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Excel 2003 Essential Training with Mark Swift is a movie-based workshop for users who are new to working with spreadsheets, or those wanting to improve their skills. This workshop begins with a basic overview of the application and quickly advances to cover useful formulas, functions, techniques for enhancing spreadsheets, charts, and much more. Exercise files accompany the training, allowing you to follow along and learn at your own pace.
And now that we've adjusted the heights and widths of our rows and columns, let's take a look at applying some numeric formats. Number formatting can dramatically improve the readability of the information within your spreadsheet. For example, here, I have intended for you to understand that we have our first quarter sales results for the East, West, North and South divisions. We have four quarters so we have a total of 16 financial results.
You'd be pretty hard pressed though, unless you were just venturing a guess, to know that these were dollar amounts. Here in North America we're accustomed to seeing dollar amounts accompanied by dollar signs and some other punctuators that distinguish them as moneys. So, how can we apply varying numeric formats to our spreadsheets to enhance the appearance and readability? First of all we need to select an area. This is what I call select an effect. So I'm going to click on B2 and I'll run over here to my Formatting toolbar, and I see a dollar sign. This is a currency style. When I click on that it changes the formatting of that cell, not the value 22,190. That value hasn't been changed. Think of it as the container itself having the properties, and the information that's in it just conforms tothose properties. That'll help you a lot when you go to format your go to format your tables, and if you're moving any information and suddenly it changes, you'll understand where that came from. Well that works for single cell or I can select a range, go up here to the Formatting toolbar and select my currency style, all well and good. Now I'm going to select the range C2 through C5, and I'm going to show you the most powerful formatting tool in the entire Microsoft Excel 2003 application. Format > Cells. Take note the shortcut key is Control+1. Formatting cells. This opens up a dialog box that can do all kinds of really cool things, and we're going to look at the different types of formattings as we move forward through future lessons. For right now, I'm worried about the numeric formatting, so I'm on the Number tab, and you can see that by default we have a General format and and that is no format. Here's a sample that describes our formatting. If I select Number, well now I have the option to place some decimals and you can see from this list that I can increase or decrease the number of decimals that are shown inside of that dialog box. By default it's at 2, and here again is the sample that's going to help you visualize what you're going to look at. Well we want the currency setting of course, that's what we've been working with, the dollar sign. We have a comma separating your thousands and a decimal with two decimal places after it, and this again is defined here. We can even change the symbol away from dollars to another currency sign, if we're working with foreign dollar amounts. I go ahead and click OK, and there you go. I have a very familiar numeric formatting. Notice that there are some differences between the format that we just applied and the style that we got from our formatting toolbar. Those can be explained quite simply between currency formatting here and accounting style formatting over here. So if we go back to the Format Cells dialog box, and come down to Accounting. Notice in Currency, we had choices for negative values or only positive values. We had a choice of having all in the black or show negative values in the red. With Accounting styles we lose those things. We still have the ability to choose different symbols for different currencies and control our decimal place settings. When I say OK, that's going to show you the dollar sign off to left and then the dollar amount formatted to the right, and that's a very particular style. Let's pick one and select the entire range of cells, and this time to access my Format Cells dialog, I'm going to right-click, go down to Format Cells in the quick menu, and choose Currency. When I do that, because I had a mixed set of cells, it cleared all the formatting, so I'm just going to do that again, and I'll choose Currency and there we go. Let me just deselect my range. Now all of these dollar values have dollar signs, commas separating thousands, and decimals with two decimal places, which is a very clear indicator that we're working with dollar amounts.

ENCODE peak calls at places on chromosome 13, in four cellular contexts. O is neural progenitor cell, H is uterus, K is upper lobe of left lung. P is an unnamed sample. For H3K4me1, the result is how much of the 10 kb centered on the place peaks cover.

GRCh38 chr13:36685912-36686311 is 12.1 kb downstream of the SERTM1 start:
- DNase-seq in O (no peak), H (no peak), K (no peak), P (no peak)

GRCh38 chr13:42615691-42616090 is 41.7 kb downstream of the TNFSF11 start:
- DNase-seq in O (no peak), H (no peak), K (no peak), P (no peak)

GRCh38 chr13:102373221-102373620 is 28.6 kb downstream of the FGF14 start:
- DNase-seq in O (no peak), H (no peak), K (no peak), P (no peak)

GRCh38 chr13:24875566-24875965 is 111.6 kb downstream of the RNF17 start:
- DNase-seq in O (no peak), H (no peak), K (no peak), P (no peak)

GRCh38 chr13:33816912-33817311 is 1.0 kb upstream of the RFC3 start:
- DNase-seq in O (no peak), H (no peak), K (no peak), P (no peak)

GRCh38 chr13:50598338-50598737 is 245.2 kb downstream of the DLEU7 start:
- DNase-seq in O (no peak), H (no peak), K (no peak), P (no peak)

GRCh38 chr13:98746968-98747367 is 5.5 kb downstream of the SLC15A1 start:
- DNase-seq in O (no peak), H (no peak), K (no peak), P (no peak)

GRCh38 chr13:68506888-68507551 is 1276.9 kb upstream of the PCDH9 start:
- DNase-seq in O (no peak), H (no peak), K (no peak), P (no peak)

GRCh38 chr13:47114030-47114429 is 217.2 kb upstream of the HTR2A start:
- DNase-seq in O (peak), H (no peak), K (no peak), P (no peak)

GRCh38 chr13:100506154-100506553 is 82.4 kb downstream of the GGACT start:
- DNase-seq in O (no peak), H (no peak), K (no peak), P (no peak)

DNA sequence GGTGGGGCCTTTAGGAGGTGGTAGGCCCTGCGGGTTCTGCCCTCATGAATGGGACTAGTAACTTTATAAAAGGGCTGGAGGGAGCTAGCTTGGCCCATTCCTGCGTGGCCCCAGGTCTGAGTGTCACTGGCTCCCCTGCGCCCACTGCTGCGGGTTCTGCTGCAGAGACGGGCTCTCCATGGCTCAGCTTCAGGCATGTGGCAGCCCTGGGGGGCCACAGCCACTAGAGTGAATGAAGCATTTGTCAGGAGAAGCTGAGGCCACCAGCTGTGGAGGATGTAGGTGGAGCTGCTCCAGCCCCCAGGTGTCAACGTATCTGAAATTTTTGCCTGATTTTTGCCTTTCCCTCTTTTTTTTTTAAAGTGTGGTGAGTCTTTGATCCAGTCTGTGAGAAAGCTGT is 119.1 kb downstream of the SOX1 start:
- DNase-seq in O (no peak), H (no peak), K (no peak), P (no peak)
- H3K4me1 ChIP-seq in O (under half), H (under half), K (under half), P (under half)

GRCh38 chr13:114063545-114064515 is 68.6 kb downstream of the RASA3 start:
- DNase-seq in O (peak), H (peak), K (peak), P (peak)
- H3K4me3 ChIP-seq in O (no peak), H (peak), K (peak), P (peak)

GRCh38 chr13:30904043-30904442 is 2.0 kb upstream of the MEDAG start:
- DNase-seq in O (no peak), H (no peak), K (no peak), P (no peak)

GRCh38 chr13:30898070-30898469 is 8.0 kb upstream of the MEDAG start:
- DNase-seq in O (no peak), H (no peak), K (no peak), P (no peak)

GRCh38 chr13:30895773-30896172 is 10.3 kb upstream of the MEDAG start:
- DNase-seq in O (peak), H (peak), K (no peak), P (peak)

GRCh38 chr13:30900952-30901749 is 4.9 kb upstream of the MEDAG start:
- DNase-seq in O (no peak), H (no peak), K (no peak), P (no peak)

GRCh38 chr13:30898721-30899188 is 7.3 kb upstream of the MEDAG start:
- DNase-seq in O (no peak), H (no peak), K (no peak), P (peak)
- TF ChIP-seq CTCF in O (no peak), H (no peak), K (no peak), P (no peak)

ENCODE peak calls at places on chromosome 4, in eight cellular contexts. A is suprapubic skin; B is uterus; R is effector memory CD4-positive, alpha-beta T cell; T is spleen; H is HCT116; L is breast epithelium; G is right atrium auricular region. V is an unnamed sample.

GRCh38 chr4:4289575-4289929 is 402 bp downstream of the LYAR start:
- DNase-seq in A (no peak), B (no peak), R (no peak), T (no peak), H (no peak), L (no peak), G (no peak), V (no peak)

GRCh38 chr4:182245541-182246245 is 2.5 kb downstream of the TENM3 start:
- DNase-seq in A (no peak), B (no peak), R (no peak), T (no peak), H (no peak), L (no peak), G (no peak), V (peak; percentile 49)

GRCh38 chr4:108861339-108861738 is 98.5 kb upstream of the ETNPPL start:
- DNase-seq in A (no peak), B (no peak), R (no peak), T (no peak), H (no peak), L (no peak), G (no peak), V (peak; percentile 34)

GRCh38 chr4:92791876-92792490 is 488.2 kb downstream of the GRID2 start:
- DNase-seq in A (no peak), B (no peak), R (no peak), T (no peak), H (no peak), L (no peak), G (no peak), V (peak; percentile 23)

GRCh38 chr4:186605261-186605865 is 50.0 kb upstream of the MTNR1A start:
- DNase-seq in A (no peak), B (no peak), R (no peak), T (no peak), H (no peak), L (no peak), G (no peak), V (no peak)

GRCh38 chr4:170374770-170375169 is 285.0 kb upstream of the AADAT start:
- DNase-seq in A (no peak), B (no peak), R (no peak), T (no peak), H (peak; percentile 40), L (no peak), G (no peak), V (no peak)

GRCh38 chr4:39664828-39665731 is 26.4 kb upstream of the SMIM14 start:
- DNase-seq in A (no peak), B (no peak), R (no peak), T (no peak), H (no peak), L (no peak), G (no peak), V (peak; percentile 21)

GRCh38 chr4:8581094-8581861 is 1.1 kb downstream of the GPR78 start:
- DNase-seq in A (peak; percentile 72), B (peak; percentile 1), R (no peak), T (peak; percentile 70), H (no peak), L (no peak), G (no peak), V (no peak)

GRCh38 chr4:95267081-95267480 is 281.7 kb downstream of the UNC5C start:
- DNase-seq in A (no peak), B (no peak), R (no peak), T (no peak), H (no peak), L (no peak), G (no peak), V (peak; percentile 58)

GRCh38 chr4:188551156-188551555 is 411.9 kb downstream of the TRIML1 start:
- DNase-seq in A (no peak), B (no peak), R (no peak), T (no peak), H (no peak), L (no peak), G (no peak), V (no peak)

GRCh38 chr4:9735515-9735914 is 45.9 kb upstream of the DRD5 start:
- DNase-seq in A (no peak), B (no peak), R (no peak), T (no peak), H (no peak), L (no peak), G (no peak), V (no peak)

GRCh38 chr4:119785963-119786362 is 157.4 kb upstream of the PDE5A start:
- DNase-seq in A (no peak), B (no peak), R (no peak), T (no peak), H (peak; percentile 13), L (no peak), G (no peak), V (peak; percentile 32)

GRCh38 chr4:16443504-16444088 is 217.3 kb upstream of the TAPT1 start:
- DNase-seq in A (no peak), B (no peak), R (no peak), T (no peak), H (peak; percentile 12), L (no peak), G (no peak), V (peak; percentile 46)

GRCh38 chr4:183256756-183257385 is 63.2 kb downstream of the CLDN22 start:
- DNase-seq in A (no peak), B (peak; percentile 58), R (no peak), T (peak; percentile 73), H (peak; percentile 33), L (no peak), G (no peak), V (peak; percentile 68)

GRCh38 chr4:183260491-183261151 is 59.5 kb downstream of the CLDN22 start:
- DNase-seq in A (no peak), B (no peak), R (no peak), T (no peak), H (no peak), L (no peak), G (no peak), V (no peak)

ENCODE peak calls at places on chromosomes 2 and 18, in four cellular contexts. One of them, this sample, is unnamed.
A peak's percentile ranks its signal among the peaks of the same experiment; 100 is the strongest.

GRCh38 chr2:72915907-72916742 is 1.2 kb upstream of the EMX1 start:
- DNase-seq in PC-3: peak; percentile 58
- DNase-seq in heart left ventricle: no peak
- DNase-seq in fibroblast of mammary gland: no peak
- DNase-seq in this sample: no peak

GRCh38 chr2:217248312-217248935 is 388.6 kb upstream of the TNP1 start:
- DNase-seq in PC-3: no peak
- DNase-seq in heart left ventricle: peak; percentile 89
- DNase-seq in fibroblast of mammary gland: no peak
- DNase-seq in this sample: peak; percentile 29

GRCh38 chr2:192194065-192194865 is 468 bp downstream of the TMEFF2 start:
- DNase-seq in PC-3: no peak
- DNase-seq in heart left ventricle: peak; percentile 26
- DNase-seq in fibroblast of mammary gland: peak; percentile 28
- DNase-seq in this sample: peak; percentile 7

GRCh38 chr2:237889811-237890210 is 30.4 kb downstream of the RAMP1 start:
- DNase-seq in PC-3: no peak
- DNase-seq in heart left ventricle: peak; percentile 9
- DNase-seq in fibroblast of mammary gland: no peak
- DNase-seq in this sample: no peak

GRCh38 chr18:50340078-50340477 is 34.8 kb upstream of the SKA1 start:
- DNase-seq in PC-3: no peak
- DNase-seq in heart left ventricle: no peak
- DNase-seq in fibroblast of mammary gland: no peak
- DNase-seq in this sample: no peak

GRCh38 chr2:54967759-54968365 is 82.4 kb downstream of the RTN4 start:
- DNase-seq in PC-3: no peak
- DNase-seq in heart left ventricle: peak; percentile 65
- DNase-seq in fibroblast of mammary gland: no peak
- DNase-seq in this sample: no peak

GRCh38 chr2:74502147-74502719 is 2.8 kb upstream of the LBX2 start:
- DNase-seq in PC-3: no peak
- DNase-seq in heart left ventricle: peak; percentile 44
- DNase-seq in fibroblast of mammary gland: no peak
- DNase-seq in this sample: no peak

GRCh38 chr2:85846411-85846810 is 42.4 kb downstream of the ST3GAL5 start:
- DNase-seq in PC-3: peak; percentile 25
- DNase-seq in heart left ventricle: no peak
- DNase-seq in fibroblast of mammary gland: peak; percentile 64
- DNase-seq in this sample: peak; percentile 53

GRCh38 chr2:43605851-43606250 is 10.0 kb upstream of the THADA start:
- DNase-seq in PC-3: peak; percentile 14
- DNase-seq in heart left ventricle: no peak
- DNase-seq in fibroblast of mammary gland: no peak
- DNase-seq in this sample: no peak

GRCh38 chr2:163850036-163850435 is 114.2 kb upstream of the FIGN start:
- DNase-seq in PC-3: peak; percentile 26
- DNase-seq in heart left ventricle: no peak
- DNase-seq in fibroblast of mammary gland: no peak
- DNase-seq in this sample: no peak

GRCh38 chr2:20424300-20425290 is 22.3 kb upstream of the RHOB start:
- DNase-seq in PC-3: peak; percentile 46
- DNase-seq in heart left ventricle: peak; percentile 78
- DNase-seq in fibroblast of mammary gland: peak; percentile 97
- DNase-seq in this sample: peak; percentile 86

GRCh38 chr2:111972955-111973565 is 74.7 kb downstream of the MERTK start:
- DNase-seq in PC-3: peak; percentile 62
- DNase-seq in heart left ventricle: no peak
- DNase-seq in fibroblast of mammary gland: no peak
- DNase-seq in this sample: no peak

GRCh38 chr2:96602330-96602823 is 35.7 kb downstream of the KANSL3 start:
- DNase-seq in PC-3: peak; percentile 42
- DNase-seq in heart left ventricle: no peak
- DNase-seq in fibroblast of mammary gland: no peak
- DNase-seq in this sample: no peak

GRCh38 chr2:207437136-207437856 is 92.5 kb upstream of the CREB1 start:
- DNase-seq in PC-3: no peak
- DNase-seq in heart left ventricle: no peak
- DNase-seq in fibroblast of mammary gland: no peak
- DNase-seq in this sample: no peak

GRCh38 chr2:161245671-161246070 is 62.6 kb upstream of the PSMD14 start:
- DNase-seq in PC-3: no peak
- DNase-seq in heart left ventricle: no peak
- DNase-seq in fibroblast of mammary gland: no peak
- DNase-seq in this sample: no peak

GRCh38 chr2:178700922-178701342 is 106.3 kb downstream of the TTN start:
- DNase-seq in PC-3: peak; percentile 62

Some other types of formatting that you'll find, let me just right-click that. Date and Time formatting, as we talked about earlier when we saw the different types of data that you could enter. When you're entering dates, there are many, many different formats and you can choose the specific type of format that you want your date to appear in in that particular cell. Time is likewise. There's lots of different time formats including 24-hour time. You can work with Percentages, special Fraction and Scientific numeric values, as well as you can customize the way Text values look. Notice that the sample is still showing us our numeric value, but we can format this cell to be text. In that case, the value in the cell is no longer considered a numeric value. It would be seen as a text value, even though it would still be subject to calculations. It's a subtle difference that you may understand later on. We have a Special formatting for zip codes, phone numbers, Social Security numbers, and here you can create your own, in Custom. Custom allows you to create different number formats or text formats that you can conform your data to. Again it doesn't change the value that's in the cell, just the way we see the value, and that's the power of numeric formatting.